Viana et al.41 stated that the economic recession and the ideological alignment of several countries with the neoliberal discourse will result, among other things, in the deterioration of the fiscal capacity of the State, the retreat of social policies, and the strengthening of private markets.

Regarding this issue, municipal health department heads also share the idea of minimizing public health services, recognizing that the private sector innovates in a shorter timespan and provides better physical facilities, lower costs, and greater management capacity. For these managers, public services are highly bureaucratic and have an excessive number of workers, as seen in the statements: Currently, there are 46 employees in the municipal health department—if it were private, I would manage with 15 employees [...] (G5).

The governance and regionalization weaknesses discussed herein help elucidate the dynamics of power and inequalities in the social arrangements and act as a constraint on healthcare policies, reinforcing the practices of service providers and imposing a certain rigidity on institutions21.

Some of the problems highlighted in this study were also identified by Viana et al.41 when analysing social protection policies, including in the healthcare sector, in Latin America and the Caribbean. The authors argued that, despite the different arrangements observed, the hybrid nature of the policies (public with participation of private services in supply and management) shows the difficulty of forming coalitions strong enough to break from the arrangements rooted in these institutions. This is mainly due to the influence of the neoliberal agenda, which stimulates the privatization of health services and appropriates the values of universality and equity of public health conceptions.

Final considerations

This study investigated aspects of the management and governance of MC healthcare in SMs of a Brazilian health region. Problems and characteristics similar to those observed in the health region studied may also occur in other small municipalities and/or health regions of the country, given that these represent 40% of the Brazilian regions.

The results indicate that the public-private relationship in SM regions is permeated by outbreaks of tension, stimulated by benefits and interests and shaped by asymmetrical power relations, which are made possible by practices adhered to by managers and providers and permitted and naturalized in the institutional spaces.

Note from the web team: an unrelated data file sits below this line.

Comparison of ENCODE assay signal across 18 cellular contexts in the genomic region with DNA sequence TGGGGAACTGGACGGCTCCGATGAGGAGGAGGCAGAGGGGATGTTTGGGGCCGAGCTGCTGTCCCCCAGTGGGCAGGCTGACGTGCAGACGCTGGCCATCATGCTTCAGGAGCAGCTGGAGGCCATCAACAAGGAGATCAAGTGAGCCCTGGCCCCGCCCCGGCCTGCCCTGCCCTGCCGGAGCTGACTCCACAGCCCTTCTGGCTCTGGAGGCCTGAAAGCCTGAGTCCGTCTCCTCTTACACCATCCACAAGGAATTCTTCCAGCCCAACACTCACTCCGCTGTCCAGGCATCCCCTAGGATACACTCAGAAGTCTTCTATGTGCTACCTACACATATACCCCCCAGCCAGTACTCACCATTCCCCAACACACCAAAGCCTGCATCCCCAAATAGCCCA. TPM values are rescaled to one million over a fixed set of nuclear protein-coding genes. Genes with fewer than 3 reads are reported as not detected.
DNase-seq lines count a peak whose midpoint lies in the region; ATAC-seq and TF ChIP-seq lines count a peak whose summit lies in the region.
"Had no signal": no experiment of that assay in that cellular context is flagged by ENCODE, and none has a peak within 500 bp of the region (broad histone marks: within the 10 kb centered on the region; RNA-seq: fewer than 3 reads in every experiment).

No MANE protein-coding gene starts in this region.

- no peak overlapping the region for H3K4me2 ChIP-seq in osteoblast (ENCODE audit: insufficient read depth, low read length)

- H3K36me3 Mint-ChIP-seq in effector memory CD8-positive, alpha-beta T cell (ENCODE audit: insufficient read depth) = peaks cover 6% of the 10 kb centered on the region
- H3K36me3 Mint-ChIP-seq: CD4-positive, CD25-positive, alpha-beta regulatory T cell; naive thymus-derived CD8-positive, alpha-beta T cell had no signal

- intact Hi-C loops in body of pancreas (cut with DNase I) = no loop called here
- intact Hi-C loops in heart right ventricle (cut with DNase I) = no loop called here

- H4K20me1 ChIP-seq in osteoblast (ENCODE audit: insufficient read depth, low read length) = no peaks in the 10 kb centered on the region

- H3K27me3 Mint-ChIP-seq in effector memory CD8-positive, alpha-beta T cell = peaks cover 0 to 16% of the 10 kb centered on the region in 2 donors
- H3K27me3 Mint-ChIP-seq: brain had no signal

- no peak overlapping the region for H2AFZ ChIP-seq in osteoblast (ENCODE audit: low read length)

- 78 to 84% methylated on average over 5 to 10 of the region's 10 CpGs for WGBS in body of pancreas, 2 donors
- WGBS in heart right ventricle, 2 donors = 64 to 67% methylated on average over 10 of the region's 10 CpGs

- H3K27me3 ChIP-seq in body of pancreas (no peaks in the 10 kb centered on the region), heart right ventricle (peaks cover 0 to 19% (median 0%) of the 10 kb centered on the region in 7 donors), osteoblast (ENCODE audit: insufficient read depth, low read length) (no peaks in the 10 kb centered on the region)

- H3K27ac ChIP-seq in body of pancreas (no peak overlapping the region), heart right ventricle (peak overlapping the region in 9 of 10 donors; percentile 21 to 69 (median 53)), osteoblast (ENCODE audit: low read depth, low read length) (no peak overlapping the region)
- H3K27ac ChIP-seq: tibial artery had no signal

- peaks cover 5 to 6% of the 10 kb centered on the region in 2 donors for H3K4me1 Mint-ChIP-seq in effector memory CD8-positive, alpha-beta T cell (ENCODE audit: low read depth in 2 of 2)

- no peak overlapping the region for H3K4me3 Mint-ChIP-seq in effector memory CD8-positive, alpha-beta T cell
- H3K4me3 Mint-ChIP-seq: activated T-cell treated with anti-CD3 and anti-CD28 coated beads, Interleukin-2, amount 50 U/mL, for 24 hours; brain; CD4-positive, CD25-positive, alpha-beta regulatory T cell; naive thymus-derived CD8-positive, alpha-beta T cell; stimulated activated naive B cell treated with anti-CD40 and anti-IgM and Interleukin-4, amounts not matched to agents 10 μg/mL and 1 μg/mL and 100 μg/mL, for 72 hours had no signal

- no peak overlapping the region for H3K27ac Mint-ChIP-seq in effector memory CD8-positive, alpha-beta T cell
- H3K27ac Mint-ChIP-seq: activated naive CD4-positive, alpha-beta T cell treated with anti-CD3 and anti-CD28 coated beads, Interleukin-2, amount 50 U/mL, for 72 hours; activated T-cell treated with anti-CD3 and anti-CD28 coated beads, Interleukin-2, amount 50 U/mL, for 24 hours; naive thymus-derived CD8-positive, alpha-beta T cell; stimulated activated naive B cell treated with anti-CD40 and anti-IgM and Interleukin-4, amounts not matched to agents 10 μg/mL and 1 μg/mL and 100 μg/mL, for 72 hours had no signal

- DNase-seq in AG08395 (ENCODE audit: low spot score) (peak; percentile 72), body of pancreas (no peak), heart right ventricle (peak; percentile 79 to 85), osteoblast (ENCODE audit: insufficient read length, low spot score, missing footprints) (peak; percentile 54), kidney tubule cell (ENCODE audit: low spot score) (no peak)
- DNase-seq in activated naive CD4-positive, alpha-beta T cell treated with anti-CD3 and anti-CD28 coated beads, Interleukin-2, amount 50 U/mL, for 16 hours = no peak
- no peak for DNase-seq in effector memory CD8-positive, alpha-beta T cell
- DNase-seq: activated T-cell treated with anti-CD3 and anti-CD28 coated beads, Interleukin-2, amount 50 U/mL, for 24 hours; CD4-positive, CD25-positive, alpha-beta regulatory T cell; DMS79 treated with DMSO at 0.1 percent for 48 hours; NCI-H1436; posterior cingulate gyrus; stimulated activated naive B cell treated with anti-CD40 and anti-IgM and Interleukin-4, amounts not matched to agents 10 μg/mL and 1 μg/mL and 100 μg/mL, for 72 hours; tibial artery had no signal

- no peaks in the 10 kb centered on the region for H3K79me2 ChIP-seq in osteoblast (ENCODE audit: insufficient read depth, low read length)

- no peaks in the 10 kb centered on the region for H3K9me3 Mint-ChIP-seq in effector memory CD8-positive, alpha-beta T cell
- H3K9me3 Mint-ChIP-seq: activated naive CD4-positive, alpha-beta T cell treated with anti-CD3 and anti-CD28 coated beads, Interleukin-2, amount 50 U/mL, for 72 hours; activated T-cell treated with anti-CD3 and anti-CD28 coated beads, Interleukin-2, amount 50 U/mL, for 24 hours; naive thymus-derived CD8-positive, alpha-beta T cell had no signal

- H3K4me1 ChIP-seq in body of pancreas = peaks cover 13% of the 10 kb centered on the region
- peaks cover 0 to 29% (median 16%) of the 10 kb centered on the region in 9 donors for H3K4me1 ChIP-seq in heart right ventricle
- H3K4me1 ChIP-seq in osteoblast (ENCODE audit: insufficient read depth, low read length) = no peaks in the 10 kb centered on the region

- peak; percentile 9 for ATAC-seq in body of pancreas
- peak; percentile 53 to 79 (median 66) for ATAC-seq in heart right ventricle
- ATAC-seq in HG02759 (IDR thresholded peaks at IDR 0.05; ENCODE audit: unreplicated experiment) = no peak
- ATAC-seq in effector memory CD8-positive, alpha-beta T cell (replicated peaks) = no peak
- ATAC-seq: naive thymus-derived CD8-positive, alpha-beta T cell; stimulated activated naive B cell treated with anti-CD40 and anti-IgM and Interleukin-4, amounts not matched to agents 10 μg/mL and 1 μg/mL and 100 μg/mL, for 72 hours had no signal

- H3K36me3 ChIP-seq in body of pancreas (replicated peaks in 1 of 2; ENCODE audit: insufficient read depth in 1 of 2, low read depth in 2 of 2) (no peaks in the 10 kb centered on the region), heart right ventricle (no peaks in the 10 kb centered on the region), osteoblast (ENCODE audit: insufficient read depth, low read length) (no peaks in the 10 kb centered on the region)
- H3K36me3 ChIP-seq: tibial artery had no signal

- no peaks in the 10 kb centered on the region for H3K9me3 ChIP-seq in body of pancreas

Also observed were characteristics that go beyond the legal and administrative areas, entering into the field of moral and ethical behaviour. The logic of production and capital is undoubtedly the most predominant, but the managers’ apathy with respect to the absence of alternatives, or the maintenance of the relationship, is also a reason why this process is being maintained.

The region’s governance, the regionalization process, and the mechanisms of accountability and social scrutiny should be more evident in the negotiating arenas where contracts are agreed upon, for the reflection, discussion, and resolution of issues pertinent to the relationship between the public entity and the private sector, thus strengthening the construction of the health “region”, especially in the inter-managerial commissions.

The provision of contracts executed in blocks and/or networks of care in a manner agreed upon among managers, covering the entire region, is indicated as a possibility to confront the problems revealed in the present study. This measure should be headed by the state’s Health Department, which is formally responsible for managing medium-complexity procedures in the region studied. Additionally, strengthening regional governance, regulatory management action, and social mobilization are possible and perhaps necessary strategies in this confrontation and can serve as guiding issues for other studies in this field.

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Received: December 06, 2017; Revised: March 06, 2018; Accepted: May 23, 2018

Collaborations

JFM Silva and BG Carvalho participated equally in all stages of the study. CM Domingos revised the text, provided suggestions, and wrote some sections of the final version.